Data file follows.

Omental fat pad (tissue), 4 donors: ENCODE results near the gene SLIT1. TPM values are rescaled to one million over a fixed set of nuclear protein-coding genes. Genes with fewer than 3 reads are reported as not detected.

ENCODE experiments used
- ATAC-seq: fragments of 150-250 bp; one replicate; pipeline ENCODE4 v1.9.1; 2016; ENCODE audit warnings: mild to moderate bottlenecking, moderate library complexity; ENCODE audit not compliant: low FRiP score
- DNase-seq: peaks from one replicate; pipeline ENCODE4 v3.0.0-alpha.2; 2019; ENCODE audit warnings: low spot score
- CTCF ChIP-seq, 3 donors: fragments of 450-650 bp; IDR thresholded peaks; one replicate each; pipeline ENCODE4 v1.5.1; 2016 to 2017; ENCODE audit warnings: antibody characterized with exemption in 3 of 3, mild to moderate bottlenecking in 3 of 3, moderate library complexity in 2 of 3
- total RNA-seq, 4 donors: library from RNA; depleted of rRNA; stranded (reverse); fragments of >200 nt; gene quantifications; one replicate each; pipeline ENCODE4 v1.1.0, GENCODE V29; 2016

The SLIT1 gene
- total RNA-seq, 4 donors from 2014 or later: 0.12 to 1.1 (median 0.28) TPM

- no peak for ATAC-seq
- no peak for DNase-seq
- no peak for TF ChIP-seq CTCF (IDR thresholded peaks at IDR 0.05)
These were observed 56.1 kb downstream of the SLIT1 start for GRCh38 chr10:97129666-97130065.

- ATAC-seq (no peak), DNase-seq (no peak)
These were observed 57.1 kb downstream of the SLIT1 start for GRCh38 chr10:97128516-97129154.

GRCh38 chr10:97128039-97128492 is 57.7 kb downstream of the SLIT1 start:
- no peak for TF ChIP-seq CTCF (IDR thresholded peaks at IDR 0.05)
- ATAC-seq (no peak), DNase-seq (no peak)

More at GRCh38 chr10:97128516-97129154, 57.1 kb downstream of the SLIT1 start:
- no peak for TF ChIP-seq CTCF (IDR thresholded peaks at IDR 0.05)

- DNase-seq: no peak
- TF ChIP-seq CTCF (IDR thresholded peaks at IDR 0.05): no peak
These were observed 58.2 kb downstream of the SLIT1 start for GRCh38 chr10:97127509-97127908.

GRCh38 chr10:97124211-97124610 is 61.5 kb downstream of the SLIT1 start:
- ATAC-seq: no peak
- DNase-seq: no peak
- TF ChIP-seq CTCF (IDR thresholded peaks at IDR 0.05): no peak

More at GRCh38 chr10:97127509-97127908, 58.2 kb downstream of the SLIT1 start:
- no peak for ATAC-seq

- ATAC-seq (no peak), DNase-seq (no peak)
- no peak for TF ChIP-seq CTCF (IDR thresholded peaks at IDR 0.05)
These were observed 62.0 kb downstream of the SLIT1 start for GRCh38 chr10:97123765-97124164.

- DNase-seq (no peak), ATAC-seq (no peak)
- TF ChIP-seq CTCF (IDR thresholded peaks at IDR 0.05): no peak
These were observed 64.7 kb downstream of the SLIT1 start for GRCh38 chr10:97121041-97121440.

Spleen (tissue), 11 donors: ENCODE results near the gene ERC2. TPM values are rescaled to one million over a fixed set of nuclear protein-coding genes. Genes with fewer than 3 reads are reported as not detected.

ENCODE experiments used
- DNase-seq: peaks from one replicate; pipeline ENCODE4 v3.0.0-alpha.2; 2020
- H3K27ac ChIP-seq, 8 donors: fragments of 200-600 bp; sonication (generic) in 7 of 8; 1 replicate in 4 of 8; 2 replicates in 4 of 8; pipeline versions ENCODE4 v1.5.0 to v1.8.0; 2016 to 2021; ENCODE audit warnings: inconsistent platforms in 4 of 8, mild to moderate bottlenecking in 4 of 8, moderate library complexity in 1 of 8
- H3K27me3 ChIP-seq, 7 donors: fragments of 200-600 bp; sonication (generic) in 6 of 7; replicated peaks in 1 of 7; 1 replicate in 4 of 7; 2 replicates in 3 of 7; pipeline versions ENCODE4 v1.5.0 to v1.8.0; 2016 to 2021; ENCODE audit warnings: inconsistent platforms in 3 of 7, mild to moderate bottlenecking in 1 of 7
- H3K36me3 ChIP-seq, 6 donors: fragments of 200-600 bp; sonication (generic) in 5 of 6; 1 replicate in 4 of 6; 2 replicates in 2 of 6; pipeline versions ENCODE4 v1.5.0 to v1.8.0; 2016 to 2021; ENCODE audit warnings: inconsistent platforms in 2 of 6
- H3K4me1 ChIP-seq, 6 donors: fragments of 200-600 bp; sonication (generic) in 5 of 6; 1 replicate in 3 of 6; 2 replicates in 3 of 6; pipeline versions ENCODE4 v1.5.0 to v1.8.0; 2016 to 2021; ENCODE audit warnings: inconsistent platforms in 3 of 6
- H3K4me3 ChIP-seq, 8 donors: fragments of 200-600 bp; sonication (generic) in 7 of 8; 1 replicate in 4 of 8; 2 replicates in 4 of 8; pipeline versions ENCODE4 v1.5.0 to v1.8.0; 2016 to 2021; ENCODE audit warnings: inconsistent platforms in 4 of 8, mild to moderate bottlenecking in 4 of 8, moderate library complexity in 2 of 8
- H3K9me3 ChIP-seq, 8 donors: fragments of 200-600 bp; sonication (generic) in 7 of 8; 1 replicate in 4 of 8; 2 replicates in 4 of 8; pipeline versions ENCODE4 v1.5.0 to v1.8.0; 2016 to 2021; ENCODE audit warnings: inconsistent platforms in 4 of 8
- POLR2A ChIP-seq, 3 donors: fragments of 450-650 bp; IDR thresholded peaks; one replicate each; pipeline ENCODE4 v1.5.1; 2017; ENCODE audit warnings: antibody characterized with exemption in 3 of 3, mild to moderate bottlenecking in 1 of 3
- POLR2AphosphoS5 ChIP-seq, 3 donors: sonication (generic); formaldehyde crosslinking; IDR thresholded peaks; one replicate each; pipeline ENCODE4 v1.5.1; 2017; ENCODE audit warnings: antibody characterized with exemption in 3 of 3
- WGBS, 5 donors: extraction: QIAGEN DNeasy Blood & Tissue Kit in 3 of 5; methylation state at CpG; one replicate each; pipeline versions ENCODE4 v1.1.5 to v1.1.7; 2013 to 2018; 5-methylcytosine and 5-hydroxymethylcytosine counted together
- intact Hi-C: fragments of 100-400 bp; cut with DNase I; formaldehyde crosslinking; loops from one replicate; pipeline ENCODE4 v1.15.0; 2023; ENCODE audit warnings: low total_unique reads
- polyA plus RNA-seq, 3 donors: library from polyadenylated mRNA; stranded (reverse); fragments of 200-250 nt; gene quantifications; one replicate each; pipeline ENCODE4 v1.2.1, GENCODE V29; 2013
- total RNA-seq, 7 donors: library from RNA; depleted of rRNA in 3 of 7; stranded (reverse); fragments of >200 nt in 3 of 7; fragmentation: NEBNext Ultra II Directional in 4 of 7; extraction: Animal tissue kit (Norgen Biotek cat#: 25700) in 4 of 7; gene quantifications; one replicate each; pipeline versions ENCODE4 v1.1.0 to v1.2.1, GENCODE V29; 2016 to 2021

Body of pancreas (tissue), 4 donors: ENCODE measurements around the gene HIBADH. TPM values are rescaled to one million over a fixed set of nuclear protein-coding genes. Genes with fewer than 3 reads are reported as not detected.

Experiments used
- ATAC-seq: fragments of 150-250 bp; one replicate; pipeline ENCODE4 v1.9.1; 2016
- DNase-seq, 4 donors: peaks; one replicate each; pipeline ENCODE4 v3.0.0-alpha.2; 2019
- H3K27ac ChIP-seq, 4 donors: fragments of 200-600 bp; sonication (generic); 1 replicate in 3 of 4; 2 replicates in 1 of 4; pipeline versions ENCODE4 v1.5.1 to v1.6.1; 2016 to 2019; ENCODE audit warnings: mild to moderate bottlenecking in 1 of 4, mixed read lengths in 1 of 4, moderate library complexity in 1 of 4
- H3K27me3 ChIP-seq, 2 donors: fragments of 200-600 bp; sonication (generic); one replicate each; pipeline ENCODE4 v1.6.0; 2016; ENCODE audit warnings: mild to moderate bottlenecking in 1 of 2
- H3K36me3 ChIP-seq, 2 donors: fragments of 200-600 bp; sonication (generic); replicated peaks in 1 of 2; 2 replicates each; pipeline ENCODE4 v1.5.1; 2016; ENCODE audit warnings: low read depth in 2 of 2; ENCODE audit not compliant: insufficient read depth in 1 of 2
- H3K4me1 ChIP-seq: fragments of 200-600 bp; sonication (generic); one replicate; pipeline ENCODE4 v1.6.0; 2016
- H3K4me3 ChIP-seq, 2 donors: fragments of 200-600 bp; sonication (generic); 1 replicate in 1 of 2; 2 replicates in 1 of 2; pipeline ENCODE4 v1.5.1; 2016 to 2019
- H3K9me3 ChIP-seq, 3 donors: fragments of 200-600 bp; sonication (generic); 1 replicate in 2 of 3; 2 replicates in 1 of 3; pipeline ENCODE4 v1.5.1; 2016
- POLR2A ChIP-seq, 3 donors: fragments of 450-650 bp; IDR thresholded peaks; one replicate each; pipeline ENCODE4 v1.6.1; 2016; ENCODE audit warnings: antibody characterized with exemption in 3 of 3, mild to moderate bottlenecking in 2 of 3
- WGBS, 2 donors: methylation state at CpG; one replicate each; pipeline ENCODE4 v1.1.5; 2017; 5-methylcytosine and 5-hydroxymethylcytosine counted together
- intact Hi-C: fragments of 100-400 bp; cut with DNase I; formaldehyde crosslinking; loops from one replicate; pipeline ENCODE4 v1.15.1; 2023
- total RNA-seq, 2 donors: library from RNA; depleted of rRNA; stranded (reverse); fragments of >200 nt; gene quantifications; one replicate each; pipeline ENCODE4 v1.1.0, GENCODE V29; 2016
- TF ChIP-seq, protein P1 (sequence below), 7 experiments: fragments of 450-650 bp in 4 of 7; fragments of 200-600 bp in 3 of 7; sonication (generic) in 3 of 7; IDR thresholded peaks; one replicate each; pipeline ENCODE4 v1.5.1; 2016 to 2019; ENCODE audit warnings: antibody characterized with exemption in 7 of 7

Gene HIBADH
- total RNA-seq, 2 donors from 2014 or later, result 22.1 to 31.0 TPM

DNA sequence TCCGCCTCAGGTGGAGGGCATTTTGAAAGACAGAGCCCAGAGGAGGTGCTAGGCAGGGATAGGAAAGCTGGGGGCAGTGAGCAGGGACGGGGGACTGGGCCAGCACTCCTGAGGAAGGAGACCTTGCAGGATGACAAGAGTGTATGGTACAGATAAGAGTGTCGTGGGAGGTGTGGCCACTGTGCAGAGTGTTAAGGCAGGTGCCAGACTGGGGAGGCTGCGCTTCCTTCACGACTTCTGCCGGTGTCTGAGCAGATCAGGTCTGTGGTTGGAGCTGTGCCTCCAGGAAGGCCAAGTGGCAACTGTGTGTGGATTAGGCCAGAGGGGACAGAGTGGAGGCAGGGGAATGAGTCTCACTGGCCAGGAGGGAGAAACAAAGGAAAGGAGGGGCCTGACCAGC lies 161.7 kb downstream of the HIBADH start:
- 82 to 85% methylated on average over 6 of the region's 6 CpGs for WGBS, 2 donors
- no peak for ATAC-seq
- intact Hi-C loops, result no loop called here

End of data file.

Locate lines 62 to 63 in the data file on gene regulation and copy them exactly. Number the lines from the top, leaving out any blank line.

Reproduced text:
- intact Hi-C: fragments of 100-400 bp; cut with DNase I; formaldehyde crosslinking; loops from one replicate; pipeline ENCODE4 v1.15.1; 2023
- total RNA-seq, 2 donors: library from RNA; depleted of rRNA; stranded (reverse); fragments of >200 nt; gene quantifications; one replicate each; pipeline ENCODE4 v1.1.0, GENCODE V29; 2016